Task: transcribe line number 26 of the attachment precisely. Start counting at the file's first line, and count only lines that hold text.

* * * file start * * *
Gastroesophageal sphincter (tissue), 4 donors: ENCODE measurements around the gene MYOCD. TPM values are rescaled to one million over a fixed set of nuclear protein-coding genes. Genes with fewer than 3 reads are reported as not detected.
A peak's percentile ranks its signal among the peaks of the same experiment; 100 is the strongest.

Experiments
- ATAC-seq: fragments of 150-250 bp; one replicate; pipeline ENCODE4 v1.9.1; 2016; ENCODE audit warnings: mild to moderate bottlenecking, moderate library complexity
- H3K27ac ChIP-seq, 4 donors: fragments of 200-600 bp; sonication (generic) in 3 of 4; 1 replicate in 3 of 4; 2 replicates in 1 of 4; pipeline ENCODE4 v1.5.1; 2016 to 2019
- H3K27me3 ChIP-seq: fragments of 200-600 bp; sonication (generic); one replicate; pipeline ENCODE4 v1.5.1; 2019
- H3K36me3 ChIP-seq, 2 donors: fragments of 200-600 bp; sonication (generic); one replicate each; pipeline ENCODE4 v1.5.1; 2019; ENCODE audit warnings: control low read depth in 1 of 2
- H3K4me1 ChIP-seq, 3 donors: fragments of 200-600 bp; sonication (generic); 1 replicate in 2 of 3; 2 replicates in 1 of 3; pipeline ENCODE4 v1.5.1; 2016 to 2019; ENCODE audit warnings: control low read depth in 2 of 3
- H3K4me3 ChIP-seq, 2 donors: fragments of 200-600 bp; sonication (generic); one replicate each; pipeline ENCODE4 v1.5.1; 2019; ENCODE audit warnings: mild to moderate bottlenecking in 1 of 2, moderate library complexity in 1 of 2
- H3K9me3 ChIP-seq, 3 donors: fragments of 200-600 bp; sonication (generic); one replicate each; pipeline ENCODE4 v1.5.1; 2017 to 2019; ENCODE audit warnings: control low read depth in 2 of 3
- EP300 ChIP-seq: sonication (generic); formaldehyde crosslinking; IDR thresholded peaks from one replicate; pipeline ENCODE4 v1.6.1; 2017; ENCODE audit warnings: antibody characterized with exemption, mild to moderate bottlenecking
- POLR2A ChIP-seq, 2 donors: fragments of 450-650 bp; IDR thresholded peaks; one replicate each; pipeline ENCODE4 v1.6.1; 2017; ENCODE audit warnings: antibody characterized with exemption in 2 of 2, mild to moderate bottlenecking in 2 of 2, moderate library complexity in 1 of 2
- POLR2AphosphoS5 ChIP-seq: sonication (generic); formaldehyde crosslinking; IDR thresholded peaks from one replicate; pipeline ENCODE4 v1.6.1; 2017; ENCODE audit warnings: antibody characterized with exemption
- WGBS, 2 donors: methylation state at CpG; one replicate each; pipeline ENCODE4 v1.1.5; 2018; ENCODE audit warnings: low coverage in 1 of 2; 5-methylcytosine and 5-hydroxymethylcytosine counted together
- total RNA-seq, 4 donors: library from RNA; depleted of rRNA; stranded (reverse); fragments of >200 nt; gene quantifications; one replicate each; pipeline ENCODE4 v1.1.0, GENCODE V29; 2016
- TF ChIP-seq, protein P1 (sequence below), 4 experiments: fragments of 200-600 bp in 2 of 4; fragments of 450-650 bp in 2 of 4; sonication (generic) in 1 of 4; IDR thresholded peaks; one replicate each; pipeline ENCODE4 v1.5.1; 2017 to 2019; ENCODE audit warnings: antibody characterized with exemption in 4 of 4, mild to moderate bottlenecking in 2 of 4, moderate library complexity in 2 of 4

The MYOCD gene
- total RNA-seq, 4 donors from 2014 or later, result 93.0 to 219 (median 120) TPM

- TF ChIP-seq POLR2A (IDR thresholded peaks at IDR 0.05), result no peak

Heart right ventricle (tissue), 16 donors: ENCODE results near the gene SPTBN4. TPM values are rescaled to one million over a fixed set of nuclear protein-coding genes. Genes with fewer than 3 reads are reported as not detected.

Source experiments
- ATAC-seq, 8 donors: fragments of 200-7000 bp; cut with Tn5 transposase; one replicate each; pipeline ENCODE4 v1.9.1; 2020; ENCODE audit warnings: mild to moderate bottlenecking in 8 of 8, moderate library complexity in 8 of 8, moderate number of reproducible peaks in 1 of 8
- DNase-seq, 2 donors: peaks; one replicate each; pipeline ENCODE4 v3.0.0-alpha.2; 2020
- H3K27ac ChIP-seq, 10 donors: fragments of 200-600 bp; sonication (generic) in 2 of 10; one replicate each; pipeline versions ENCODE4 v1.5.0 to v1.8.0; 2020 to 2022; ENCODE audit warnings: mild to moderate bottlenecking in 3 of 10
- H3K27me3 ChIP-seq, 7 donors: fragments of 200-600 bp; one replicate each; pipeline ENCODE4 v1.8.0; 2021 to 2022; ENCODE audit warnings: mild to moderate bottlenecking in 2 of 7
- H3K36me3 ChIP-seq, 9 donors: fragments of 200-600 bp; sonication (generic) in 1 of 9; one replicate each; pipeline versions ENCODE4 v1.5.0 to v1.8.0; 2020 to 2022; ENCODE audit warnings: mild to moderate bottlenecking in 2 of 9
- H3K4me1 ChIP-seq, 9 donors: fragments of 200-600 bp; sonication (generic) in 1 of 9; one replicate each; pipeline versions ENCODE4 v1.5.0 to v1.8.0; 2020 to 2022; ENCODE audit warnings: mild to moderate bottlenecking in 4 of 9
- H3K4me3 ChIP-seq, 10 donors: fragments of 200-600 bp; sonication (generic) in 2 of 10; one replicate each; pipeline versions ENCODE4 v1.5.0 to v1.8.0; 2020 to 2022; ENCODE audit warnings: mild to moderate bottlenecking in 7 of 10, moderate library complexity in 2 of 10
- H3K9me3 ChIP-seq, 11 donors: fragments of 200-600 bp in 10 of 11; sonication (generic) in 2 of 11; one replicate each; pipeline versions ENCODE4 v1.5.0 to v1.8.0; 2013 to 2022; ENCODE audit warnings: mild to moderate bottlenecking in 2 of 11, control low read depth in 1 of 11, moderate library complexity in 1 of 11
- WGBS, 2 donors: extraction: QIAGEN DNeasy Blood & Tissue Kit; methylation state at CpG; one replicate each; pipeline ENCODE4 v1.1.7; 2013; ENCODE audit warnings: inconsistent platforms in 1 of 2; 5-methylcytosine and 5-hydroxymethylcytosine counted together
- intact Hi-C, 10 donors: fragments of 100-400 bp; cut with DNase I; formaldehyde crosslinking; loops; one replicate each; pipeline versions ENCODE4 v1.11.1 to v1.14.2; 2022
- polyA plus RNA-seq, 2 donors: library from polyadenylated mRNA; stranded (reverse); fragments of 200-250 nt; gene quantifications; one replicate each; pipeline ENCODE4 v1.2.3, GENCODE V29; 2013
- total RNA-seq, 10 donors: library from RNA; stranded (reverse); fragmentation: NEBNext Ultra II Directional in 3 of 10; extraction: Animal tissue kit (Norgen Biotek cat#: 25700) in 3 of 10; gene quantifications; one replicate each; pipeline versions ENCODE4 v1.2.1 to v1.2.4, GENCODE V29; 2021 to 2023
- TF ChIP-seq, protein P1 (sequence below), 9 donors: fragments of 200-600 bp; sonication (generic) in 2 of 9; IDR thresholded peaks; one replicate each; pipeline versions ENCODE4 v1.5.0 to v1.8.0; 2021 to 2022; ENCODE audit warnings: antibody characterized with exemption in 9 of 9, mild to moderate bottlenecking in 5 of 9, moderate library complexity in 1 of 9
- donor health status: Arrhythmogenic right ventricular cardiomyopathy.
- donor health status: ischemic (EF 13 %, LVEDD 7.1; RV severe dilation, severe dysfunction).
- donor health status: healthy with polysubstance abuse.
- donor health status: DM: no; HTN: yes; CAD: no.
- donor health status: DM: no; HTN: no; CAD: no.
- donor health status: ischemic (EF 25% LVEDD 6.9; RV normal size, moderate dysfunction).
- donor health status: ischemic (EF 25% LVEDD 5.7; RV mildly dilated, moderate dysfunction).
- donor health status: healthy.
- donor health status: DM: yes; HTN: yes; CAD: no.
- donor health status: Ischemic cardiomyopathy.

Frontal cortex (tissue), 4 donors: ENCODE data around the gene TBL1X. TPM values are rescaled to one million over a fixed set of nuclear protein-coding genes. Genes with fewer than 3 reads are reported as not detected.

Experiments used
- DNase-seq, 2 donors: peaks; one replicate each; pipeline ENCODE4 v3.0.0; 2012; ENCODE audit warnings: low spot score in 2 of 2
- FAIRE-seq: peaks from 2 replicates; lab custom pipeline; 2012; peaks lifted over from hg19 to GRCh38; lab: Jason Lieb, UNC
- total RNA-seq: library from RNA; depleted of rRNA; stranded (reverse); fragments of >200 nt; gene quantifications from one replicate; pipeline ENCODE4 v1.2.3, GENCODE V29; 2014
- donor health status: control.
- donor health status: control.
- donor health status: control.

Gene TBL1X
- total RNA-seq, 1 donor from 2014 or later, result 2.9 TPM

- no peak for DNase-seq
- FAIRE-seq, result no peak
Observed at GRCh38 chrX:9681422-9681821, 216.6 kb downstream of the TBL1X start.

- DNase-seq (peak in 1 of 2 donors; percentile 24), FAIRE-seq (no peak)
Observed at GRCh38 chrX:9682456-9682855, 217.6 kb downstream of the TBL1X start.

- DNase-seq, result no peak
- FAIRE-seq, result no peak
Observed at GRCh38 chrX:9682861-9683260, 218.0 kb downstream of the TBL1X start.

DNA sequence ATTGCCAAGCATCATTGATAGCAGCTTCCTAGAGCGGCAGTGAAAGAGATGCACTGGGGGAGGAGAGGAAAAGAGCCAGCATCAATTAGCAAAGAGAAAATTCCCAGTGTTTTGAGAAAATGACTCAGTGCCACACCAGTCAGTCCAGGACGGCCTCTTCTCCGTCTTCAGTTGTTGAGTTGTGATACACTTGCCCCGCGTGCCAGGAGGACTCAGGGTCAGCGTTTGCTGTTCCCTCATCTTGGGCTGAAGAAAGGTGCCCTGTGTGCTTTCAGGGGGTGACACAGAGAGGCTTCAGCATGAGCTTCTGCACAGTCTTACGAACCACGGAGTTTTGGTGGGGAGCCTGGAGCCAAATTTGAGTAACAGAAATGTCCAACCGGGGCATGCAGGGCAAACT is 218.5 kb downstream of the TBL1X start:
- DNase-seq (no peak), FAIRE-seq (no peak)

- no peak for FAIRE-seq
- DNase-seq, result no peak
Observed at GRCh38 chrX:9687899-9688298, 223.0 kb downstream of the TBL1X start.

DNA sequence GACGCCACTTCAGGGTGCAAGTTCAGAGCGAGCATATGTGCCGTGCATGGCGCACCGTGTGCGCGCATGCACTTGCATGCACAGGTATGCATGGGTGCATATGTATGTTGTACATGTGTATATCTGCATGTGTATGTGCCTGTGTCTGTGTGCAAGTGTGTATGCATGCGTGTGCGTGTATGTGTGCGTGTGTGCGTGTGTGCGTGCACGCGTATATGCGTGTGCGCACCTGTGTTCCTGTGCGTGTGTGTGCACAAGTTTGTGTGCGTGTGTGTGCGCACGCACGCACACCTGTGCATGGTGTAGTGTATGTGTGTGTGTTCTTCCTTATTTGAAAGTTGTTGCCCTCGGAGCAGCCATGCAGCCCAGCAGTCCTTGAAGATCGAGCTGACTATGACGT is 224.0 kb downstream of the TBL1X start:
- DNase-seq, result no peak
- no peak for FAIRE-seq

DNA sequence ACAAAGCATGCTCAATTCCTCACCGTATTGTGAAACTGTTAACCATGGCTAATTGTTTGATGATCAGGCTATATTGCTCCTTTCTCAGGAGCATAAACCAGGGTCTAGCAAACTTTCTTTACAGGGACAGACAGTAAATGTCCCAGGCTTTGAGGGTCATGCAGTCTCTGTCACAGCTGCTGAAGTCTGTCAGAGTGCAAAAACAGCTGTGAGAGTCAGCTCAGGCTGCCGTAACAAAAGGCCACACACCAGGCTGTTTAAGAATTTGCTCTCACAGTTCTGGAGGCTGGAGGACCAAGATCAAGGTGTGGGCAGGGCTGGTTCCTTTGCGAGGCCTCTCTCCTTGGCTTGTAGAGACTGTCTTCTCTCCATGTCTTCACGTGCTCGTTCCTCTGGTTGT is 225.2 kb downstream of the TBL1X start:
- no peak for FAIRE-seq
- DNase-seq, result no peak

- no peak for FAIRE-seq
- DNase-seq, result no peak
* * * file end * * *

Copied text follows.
- H3K36me3 ChIP-seq, 9 donors: fragments of 200-600 bp; sonication (generic) in 1 of 9; one replicate each; pipeline versions ENCODE4 v1.5.0 to v1.8.0; 2020 to 2022; ENCODE audit warnings: mild to moderate bottlenecking in 2 of 9